Vienna, March 27 – Vladimir Putin because of his hatred for Ukraine, Estonia, and Georgia has managed to leave Russia without any allies in the former Soviet space, a remarkable performance and one that means Moscow now must try to intimidate these countries to get its way or yield to others in ways many Russians would fine offensive.
This is a remarkable performance, Vladimir Nadein points out in today’s “Yezhednevny zhurnal,” one that is almost unprecedented. “Even Hitler,” even when it was obvious that he was losing the war “retained allies up to the end of 1944. But Putin, after ten years of uninterrupted rule doesn’t have any” (www.ej.ru/?a=note&id=8926).
Instead of following “the first rule of ancient diplomacy: assemble around oneself more friends and thus destroy more quickly the coalition of enemies, Putin has pursued a policy that has offended and driven away Russia’s neighbors and not gained Russia many of the advantages it might have gotten had it not followed Putin’s lead.
And as a result, with the possible exception of China, Belarus and Kazakhstan, about whose attitudes toward Russia there are still “some doubts,” “all other countries bordering us are clearly not disposed in our favor,” something that Nadein insists did not have to happen and that could be reversed with different policies.
“To deny this would be stupid,” the longtime journalist argues, and consequently, Putin and those around him have tried to suggest that this is the way things “ought to be” – “a kind of diplomatic variant of the Stalinist maxim according to which the class struggle sharpens as the country advances toward socialism.”
But however that may be, “a diplomacy which leaves one’s country in such isolation deserves the very lowest grade.” And nowhere is this situation worse than with regard to Ukraine, a country in whose presidential elections Putin openly interfered and whose history he and those around him were openly, unnecessarily, and counterproductively offensive.
After detailing Putin’s comments in Bucharest about Ukraine as a state and his failure in the gas war, something which set more Ukrainians against Moscow and drove them ever closer to the Europeans, Nadein devotes most of his article to something few Russian commentators have discussed in such detail: Putin’s offensive approach to the Ukrainian terror famine.
“It is difficult to think up something more offensive for any nation than the relationship that official Moscow [under Putin’s guidance] has taken toward this greatest of human misfortunes,” the death of millions of people through starvation caused by the policies of the Soviet state, the Moscow journalist says.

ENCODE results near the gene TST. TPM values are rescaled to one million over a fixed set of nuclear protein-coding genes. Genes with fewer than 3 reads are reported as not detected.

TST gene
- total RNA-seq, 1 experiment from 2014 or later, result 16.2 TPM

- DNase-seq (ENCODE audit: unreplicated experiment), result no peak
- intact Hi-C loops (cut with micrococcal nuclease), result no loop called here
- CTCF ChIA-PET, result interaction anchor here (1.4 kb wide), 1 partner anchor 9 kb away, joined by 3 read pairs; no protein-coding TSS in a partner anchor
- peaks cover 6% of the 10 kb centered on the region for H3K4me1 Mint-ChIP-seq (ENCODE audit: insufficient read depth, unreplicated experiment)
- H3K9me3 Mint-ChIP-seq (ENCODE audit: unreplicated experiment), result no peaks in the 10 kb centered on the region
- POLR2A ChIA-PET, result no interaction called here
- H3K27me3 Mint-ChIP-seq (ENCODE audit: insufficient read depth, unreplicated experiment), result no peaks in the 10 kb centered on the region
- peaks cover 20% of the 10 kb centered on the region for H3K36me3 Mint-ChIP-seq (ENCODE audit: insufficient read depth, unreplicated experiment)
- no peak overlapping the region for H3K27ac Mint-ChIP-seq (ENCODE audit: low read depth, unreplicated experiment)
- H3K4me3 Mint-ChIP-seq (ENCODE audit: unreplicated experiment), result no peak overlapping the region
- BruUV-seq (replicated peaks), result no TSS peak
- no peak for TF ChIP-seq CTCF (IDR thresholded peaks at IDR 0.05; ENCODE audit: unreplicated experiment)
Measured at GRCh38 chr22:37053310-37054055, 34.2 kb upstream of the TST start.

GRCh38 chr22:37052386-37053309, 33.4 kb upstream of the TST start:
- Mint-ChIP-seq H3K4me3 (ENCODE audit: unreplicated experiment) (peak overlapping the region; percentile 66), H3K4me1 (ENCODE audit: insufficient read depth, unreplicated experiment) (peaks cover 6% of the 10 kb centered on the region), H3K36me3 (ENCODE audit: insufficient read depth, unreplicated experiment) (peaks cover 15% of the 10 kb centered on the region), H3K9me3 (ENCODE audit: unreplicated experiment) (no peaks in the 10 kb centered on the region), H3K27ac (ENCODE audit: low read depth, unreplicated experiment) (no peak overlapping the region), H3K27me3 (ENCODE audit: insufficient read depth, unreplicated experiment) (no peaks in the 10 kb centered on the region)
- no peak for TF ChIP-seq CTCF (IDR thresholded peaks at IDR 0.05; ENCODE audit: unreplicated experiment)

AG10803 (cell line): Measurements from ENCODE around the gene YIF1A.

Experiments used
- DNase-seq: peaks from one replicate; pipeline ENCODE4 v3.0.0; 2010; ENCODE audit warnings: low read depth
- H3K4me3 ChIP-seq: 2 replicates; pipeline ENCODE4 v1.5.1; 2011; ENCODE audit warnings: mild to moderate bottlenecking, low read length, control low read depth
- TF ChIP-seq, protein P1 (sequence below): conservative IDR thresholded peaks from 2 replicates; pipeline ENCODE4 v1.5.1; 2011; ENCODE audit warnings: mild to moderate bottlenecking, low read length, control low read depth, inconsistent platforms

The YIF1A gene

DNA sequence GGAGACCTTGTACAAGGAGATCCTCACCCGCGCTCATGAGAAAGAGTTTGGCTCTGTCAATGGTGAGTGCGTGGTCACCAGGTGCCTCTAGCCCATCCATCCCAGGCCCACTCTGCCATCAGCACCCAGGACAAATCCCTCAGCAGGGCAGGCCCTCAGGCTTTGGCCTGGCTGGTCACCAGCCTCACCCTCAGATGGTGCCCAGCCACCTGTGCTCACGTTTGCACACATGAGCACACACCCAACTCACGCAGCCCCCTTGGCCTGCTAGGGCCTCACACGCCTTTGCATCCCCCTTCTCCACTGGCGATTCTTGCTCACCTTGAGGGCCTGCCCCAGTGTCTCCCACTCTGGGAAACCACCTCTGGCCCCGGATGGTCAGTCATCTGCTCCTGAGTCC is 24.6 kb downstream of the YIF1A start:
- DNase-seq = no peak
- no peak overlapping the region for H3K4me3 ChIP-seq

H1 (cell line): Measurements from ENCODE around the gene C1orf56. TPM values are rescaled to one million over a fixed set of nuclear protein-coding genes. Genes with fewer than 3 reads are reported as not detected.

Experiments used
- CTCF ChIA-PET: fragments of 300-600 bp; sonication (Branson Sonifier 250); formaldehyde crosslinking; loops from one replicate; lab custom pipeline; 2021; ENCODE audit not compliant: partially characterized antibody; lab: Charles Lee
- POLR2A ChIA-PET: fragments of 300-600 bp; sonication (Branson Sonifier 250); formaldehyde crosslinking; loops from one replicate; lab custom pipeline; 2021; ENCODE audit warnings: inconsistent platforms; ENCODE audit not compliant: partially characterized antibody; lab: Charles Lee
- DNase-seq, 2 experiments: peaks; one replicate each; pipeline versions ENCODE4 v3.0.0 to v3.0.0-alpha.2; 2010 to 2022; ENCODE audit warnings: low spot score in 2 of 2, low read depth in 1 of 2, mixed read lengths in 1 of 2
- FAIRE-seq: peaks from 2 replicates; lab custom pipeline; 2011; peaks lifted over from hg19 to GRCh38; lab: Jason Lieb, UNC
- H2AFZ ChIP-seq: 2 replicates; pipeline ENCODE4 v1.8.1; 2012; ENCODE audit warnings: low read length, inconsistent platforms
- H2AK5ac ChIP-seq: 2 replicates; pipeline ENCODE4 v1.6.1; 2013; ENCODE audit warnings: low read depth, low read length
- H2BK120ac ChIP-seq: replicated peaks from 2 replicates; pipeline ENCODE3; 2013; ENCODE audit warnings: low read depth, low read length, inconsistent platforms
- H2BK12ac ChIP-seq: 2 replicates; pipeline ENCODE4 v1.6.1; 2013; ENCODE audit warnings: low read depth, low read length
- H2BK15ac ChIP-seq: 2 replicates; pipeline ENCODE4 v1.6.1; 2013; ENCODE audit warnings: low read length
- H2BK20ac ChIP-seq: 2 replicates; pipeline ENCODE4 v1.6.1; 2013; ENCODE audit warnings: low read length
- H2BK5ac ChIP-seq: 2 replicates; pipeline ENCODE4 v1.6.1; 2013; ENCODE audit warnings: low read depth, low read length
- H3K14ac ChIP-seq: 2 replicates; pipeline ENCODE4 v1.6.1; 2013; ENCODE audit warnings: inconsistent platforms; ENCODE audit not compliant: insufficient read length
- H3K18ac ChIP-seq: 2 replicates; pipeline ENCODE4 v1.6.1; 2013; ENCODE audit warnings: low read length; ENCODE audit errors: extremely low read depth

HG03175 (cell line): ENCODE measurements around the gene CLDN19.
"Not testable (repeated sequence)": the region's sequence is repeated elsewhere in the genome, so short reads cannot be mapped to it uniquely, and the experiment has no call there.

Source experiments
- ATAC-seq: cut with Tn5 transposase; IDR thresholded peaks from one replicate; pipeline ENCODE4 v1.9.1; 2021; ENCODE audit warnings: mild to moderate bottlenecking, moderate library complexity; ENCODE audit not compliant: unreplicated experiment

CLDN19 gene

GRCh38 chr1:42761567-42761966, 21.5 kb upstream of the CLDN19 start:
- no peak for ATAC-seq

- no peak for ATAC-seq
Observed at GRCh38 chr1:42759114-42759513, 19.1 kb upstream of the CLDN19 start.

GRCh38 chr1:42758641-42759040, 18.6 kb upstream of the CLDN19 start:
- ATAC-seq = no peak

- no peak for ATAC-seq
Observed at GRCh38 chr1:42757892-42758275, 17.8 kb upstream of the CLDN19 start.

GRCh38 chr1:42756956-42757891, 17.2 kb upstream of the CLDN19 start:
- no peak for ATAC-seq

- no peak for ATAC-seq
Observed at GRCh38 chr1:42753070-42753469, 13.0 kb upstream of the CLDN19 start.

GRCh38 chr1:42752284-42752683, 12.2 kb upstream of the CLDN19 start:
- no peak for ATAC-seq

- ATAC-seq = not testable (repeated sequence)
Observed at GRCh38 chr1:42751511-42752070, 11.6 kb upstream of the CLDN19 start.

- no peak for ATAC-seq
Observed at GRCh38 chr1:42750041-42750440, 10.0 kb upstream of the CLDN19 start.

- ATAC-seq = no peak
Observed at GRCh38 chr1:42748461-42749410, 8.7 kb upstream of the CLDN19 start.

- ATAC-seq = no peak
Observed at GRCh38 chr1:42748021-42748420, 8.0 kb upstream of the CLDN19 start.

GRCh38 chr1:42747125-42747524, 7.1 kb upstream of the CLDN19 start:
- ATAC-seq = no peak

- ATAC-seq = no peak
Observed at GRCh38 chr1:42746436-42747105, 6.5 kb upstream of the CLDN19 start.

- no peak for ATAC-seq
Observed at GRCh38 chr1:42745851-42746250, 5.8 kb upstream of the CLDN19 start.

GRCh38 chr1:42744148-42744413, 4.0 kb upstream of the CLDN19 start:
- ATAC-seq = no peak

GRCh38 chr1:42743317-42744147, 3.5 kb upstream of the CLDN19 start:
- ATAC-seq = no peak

Not only did Dmitry Medvedev refuse to go to Kyiv for the commemoration of this tragedy, but he and the Moscow propaganda machine condemned the Ukrainians for “unleashing an anti-Russia psychosis” by insisting that the terror famine was a genocide, something Moscow says cannot be true because people of other nations and in other republics died as well.
But that is a fundamentally fraudulent and offensive argument, Nadein says. “The terrible famine in the Don and in Kazakhstan in no way deprives the Terror Famine [in Ukraine] of features of a genocide. The Hitlerites methodically destroyed gypsies, but no one on that basis denies that they conducted a genocide against the Jews.”
And Putin’s and Moscow’s efforts to deny this by citing Western “authorities” who are not authorities and by talking about mistakes in the pictures in exhibitions, the journalist continues, are offensive on their face and do no credit to Russia and the Russians, whatever the prime minister and his entourage think.
But there is a precedent for what Putin has done: “For many years in the Soviet Union, its officials denied the world recognized fact that the main victims at Baby Yar were Kyivan Jews. The censors [at that time] permitted only a single formula to describe what happened there: ‘Soviet citizens died.’”
Nadein says that he “never understood” why Soviet officials thought that was something that brought them advantage. And he adds that he does not understand why Putin and his government are continuing a similar outrage against truth and against the feelings of Ukrainians and others who have suffered so much.
Nadein’s article is important on for three reasons. First, it links these unfortunate policies directly to Putin and thus opens the way for Medvedev and his successors to shift away from them. Second, it suggests that dialogue on some of these most neuralgic issues may be increasingly possible, regardless of what the Russian prime minister thinks.
And third – and this may be its most important role – his article opens the way for a delinking of the Russia of today from the Soviet Union of the past, something Putin has never been willing to do but a step some Russian leader in the future will have to make if his country is to be surrounded by anything other than enemies or those to intimidated to be real friends.